EDITOR’S NOTE: GOOD NEWS! The HSUS and the New York Blood Center have announced an agreement to provide long-term sanctuary for the Liberian chimpanzees. READ THE UPDATE »
The New York Blood Center has posted a dreadful Q and A justification on its website, defending its abandonment of 66 chimpanzees in Liberia – animals it used in invasive experiments for three decades, and pledged to provide lifetime care for. In March, the NYBC ceased paying $30,000 a month to care for the colony, giving the Liberian government, a cash-strapped democracy beset by the Ebola crisis, just two months’ notice. It was only after a whistleblower broke the news to the world that The HSUS and other organizations learned of the NYBC’s plans to cut and run. The HSUS, Humane Society International, and other animal welfare groups swung into action, in order to avoid the colony’s death by starvation and dehydration, funding caretakers to get to the islands to hydrate and feed the chimps, fix equipment, and stabilize their dire situation.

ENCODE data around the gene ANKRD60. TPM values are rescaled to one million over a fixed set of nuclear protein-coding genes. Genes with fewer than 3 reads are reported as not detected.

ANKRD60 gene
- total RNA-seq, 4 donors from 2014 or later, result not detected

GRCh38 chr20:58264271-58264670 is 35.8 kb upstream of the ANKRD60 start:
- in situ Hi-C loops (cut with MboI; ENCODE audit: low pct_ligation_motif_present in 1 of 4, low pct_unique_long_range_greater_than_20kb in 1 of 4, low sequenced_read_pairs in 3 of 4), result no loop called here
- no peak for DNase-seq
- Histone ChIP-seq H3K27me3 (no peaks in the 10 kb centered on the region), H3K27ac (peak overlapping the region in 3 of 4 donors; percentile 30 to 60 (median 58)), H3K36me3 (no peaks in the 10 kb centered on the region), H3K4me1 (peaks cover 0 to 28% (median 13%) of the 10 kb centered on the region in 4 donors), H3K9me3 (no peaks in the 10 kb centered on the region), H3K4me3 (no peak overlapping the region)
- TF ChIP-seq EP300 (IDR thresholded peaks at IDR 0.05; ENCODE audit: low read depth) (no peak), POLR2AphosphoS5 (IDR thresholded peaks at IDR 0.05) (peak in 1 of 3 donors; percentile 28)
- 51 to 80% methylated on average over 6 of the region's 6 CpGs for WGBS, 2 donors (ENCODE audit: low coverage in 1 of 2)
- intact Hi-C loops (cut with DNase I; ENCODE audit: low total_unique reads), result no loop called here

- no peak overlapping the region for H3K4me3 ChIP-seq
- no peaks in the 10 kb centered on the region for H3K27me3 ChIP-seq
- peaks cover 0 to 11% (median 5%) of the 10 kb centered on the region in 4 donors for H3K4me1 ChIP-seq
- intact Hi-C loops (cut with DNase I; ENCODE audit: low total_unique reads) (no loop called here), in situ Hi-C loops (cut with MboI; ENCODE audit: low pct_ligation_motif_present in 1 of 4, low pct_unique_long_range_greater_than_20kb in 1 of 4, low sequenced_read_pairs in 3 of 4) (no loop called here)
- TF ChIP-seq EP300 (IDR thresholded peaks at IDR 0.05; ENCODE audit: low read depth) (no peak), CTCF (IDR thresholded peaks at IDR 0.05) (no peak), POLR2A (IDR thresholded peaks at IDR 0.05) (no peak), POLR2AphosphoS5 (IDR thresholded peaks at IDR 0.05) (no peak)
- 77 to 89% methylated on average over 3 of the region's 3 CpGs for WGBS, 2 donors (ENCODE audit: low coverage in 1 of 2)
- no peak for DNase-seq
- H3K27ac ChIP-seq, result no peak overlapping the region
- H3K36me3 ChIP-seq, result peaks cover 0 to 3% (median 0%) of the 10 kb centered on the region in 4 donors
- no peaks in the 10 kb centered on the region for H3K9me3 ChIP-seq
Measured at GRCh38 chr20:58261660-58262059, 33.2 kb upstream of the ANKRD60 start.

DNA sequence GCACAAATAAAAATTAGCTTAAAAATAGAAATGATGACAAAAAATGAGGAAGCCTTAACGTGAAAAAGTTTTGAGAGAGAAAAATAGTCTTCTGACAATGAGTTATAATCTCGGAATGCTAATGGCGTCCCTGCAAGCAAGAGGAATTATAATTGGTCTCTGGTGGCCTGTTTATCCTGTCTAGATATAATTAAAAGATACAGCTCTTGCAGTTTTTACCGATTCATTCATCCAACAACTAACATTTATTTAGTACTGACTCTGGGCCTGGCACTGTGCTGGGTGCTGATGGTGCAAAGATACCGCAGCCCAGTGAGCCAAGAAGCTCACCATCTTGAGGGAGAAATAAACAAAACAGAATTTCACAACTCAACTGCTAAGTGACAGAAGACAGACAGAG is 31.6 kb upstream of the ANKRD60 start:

We are now bearing the cost of caring for the chimps, and it’s about $20,000 a month for us.
“The Government of Liberia and animal rights organizations knew all along that our support was voluntary and could not continue… and yet they did nothing to help us,” reads the appalling website post by the NYBC. The assumptions built into this statement are almost too ludicrous to comprehend. They are essentially arguing that after an organization with more than $300 million in annual revenue gathers animals from the wild and from the pet trade, infects them with the hepatitis B virus to intentionally sicken them, and then decides it doesn’t want them any longer, it’s the duty of animal welfare organizations to fund the care of the animals?
We at The HSUS get that any organization dealing with larger social problems and challenges must make choices. We make choices all the time, and they are difficult ones. But we must all adhere to some basic norms in our society. Pay your staff. Adhere to the law. Honor your pledges. Handle financial liabilities of your own making. Do not transfer those liabilities to other organizations and the rest of society.